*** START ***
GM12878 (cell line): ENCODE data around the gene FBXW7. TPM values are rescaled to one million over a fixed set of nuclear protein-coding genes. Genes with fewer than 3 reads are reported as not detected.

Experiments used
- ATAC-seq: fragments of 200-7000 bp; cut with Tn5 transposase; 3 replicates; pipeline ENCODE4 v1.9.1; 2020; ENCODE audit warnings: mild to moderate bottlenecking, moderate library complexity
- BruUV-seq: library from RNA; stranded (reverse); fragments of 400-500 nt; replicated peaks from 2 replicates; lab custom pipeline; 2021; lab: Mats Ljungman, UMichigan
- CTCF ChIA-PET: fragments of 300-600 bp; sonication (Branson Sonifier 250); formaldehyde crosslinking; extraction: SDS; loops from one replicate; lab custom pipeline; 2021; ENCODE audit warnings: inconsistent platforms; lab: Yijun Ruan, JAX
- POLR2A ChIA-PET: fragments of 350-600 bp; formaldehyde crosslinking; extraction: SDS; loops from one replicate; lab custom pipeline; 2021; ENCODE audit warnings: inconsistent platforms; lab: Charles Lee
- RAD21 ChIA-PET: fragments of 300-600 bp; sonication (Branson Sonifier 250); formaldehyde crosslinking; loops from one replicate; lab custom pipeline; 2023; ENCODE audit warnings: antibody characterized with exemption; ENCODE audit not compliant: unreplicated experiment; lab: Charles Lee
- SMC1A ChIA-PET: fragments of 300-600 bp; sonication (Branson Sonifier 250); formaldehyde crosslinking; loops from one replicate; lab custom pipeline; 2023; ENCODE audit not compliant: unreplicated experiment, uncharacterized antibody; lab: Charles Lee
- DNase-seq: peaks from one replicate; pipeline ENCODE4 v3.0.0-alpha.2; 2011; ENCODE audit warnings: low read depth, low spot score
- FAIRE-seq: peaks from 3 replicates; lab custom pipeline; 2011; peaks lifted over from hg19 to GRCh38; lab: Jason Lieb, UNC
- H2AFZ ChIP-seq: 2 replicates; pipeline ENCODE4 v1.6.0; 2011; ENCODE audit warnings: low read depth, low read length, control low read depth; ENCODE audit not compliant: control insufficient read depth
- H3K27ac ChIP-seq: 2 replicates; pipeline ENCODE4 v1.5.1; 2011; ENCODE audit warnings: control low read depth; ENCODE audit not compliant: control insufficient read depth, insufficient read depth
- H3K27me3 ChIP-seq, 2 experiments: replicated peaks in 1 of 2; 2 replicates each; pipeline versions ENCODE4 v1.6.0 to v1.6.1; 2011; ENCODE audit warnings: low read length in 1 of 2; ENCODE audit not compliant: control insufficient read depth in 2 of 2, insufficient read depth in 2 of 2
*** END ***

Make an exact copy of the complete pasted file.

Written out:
GM12878 (cell line): ENCODE data around the gene FBXW7. TPM values are rescaled to one million over a fixed set of nuclear protein-coding genes. Genes with fewer than 3 reads are reported as not detected.

Experiments used
- ATAC-seq: fragments of 200-7000 bp; cut with Tn5 transposase; 3 replicates; pipeline ENCODE4 v1.9.1; 2020; ENCODE audit warnings: mild to moderate bottlenecking, moderate library complexity
- BruUV-seq: library from RNA; stranded (reverse); fragments of 400-500 nt; replicated peaks from 2 replicates; lab custom pipeline; 2021; lab: Mats Ljungman, UMichigan
- CTCF ChIA-PET: fragments of 300-600 bp; sonication (Branson Sonifier 250); formaldehyde crosslinking; extraction: SDS; loops from one replicate; lab custom pipeline; 2021; ENCODE audit warnings: inconsistent platforms; lab: Yijun Ruan, JAX
- POLR2A ChIA-PET: fragments of 350-600 bp; formaldehyde crosslinking; extraction: SDS; loops from one replicate; lab custom pipeline; 2021; ENCODE audit warnings: inconsistent platforms; lab: Charles Lee
- RAD21 ChIA-PET: fragments of 300-600 bp; sonication (Branson Sonifier 250); formaldehyde crosslinking; loops from one replicate; lab custom pipeline; 2023; ENCODE audit warnings: antibody characterized with exemption; ENCODE audit not compliant: unreplicated experiment; lab: Charles Lee
- SMC1A ChIA-PET: fragments of 300-600 bp; sonication (Branson Sonifier 250); formaldehyde crosslinking; loops from one replicate; lab custom pipeline; 2023; ENCODE audit not compliant: unreplicated experiment, uncharacterized antibody; lab: Charles Lee
- DNase-seq: peaks from one replicate; pipeline ENCODE4 v3.0.0-alpha.2; 2011; ENCODE audit warnings: low read depth, low spot score
- FAIRE-seq: peaks from 3 replicates; lab custom pipeline; 2011; peaks lifted over from hg19 to GRCh38; lab: Jason Lieb, UNC
- H2AFZ ChIP-seq: 2 replicates; pipeline ENCODE4 v1.6.0; 2011; ENCODE audit warnings: low read depth, low read length, control low read depth; ENCODE audit not compliant: control insufficient read depth
- H3K27ac ChIP-seq: 2 replicates; pipeline ENCODE4 v1.5.1; 2011; ENCODE audit warnings: control low read depth; ENCODE audit not compliant: control insufficient read depth, insufficient read depth
- H3K27me3 ChIP-seq, 2 experiments: replicated peaks in 1 of 2; 2 replicates each; pipeline versions ENCODE4 v1.6.0 to v1.6.1; 2011; ENCODE audit warnings: low read length in 1 of 2; ENCODE audit not compliant: control insufficient read depth in 2 of 2, insufficient read depth in 2 of 2